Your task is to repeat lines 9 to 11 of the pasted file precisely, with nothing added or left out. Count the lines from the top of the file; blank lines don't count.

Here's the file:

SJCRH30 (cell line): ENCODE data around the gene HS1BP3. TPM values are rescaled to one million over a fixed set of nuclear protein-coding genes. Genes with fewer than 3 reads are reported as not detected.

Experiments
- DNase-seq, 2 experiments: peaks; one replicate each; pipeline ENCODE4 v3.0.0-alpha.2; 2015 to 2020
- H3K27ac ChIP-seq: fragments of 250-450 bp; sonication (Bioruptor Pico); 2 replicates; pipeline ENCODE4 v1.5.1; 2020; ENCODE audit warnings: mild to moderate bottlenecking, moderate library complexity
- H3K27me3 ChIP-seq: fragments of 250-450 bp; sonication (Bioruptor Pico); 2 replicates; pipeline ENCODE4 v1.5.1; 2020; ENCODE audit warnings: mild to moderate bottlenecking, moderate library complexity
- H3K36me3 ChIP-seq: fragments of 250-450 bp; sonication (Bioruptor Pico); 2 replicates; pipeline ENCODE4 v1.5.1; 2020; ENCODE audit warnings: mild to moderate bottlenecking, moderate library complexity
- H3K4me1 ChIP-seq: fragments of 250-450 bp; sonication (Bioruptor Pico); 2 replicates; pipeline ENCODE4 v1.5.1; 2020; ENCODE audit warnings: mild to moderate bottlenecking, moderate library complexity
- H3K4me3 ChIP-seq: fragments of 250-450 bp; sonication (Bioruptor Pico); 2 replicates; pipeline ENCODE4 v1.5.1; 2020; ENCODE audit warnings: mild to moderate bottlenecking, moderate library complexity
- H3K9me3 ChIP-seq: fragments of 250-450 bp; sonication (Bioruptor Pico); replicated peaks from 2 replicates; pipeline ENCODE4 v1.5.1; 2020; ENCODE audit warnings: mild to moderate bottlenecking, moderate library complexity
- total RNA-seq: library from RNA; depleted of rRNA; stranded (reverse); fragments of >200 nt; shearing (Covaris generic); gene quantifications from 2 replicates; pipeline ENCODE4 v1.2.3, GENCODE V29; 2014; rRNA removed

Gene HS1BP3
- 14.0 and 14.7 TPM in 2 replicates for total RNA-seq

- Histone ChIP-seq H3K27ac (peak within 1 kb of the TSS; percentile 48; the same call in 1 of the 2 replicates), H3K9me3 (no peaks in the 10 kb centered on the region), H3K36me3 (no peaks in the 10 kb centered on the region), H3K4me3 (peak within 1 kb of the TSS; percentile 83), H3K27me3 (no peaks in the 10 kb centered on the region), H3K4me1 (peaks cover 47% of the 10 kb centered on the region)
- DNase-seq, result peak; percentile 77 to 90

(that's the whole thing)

- H3K9me3 ChIP-seq: fragments of 250-450 bp; sonication (Bioruptor Pico); replicated peaks from 2 replicates; pipeline ENCODE4 v1.5.1; 2020; ENCODE audit warnings: mild to moderate bottlenecking, moderate library complexity
- total RNA-seq: library from RNA; depleted of rRNA; stranded (reverse); fragments of >200 nt; shearing (Covaris generic); gene quantifications from 2 replicates; pipeline ENCODE4 v1.2.3, GENCODE V29; 2014; rRNA removed

Gene HS1BP3